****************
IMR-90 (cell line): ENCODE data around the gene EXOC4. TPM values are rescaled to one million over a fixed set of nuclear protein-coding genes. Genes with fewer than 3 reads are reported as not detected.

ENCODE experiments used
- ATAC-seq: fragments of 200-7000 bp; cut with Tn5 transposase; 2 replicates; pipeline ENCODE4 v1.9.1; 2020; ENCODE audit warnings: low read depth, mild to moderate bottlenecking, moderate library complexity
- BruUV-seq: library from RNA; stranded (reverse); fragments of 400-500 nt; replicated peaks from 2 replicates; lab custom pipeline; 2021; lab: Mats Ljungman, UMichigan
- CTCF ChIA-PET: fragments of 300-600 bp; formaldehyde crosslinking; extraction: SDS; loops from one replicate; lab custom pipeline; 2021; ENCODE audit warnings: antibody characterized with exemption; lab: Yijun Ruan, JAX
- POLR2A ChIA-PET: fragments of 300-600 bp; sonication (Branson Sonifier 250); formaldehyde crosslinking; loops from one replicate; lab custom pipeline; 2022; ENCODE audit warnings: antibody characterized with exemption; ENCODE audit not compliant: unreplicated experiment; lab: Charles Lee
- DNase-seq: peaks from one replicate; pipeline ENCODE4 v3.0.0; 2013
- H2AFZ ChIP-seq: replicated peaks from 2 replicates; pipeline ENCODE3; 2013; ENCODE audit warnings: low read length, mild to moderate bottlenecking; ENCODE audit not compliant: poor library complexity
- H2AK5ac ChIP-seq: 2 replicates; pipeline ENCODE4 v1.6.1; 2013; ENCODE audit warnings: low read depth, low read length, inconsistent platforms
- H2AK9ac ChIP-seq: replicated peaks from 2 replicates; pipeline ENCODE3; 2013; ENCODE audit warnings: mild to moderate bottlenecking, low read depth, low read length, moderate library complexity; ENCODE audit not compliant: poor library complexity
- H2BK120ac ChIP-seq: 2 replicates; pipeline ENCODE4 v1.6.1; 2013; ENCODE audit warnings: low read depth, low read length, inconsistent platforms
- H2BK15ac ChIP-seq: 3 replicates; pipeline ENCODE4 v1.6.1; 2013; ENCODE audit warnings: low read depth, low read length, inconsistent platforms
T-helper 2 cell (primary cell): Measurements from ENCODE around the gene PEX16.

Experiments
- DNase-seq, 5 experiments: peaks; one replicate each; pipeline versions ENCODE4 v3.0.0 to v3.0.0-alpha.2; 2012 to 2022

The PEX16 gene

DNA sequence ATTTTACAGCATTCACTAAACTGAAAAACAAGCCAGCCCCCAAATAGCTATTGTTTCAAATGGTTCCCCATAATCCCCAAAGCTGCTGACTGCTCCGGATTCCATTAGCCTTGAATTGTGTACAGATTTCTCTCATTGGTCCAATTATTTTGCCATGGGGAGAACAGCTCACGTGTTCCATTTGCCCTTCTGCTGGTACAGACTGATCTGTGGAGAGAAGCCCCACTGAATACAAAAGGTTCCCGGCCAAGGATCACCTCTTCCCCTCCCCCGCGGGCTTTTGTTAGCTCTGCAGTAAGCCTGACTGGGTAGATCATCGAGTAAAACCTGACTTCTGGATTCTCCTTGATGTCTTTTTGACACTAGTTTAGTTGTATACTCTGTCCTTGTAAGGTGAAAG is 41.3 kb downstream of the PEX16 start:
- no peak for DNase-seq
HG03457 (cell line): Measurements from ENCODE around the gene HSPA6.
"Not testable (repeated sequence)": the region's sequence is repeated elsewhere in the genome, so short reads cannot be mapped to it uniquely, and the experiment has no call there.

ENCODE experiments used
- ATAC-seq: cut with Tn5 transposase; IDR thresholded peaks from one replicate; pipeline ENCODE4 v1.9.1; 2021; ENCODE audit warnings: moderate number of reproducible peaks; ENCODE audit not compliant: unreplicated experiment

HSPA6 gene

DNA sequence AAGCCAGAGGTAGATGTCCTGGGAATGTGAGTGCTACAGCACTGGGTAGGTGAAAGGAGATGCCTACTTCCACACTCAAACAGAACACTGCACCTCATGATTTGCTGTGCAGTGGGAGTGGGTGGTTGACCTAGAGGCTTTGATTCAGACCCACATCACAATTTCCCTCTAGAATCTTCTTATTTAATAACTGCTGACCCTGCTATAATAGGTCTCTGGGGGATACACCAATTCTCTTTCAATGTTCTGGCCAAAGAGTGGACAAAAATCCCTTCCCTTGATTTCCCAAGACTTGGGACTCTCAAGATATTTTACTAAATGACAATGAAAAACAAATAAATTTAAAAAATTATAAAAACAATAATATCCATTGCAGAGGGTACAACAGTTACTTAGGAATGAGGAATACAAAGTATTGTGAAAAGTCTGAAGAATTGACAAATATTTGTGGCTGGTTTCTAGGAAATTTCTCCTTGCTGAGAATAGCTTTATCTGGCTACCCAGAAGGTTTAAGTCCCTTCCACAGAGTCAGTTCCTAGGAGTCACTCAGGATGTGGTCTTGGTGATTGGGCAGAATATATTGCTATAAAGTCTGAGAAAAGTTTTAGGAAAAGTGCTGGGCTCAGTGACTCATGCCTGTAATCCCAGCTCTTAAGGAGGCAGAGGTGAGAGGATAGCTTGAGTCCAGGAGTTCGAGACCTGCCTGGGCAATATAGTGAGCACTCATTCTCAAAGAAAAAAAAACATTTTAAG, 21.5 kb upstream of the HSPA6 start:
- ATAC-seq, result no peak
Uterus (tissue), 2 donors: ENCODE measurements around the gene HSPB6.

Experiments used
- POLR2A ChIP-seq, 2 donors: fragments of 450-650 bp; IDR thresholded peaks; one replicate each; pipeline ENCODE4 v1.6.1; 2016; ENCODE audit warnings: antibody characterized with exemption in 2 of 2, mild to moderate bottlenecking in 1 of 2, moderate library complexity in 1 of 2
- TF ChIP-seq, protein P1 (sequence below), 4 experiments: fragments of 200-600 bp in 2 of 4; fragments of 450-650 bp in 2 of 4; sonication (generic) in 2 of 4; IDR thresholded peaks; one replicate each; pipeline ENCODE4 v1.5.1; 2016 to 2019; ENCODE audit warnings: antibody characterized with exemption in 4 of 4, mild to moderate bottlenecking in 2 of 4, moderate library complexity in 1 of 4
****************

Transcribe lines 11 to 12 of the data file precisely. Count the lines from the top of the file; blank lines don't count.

- H2BK120ac ChIP-seq: 2 replicates; pipeline ENCODE4 v1.6.1; 2013; ENCODE audit warnings: low read depth, low read length, inconsistent platforms
- H2BK15ac ChIP-seq: 3 replicates; pipeline ENCODE4 v1.6.1; 2013; ENCODE audit warnings: low read depth, low read length, inconsistent platforms